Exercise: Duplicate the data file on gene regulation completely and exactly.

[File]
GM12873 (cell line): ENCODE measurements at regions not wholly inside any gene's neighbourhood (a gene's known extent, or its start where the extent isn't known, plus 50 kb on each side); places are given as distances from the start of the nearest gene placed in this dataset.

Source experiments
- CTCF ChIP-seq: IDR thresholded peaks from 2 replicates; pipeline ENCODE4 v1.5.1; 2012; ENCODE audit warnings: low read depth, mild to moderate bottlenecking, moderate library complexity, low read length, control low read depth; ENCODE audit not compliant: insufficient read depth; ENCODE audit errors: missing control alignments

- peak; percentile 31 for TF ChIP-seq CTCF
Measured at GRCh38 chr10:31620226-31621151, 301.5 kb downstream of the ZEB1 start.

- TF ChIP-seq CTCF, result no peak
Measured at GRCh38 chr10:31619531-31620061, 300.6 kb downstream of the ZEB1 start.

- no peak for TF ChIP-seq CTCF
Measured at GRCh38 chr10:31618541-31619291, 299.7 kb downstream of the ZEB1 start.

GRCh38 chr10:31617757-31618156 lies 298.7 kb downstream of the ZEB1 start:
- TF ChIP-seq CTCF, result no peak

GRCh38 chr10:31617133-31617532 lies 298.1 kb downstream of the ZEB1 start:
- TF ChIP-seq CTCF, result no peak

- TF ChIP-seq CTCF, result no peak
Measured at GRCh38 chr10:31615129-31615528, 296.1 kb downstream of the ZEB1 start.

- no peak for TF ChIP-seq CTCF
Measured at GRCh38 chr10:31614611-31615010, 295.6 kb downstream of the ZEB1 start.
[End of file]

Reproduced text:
GM12873 (cell line): ENCODE measurements at regions not wholly inside any gene's neighbourhood (a gene's known extent, or its start where the extent isn't known, plus 50 kb on each side); places are given as distances from the start of the nearest gene placed in this dataset.

Source experiments
- CTCF ChIP-seq: IDR thresholded peaks from 2 replicates; pipeline ENCODE4 v1.5.1; 2012; ENCODE audit warnings: low read depth, mild to moderate bottlenecking, moderate library complexity, low read length, control low read depth; ENCODE audit not compliant: insufficient read depth; ENCODE audit errors: missing control alignments

- peak; percentile 31 for TF ChIP-seq CTCF
Measured at GRCh38 chr10:31620226-31621151, 301.5 kb downstream of the ZEB1 start.

- TF ChIP-seq CTCF, result no peak
Measured at GRCh38 chr10:31619531-31620061, 300.6 kb downstream of the ZEB1 start.

- no peak for TF ChIP-seq CTCF
Measured at GRCh38 chr10:31618541-31619291, 299.7 kb downstream of the ZEB1 start.

GRCh38 chr10:31617757-31618156 lies 298.7 kb downstream of the ZEB1 start:
- TF ChIP-seq CTCF, result no peak

GRCh38 chr10:31617133-31617532 lies 298.1 kb downstream of the ZEB1 start:
- TF ChIP-seq CTCF, result no peak

- TF ChIP-seq CTCF, result no peak
Measured at GRCh38 chr10:31615129-31615528, 296.1 kb downstream of the ZEB1 start.

- no peak for TF ChIP-seq CTCF
Measured at GRCh38 chr10:31614611-31615010, 295.6 kb downstream of the ZEB1 start.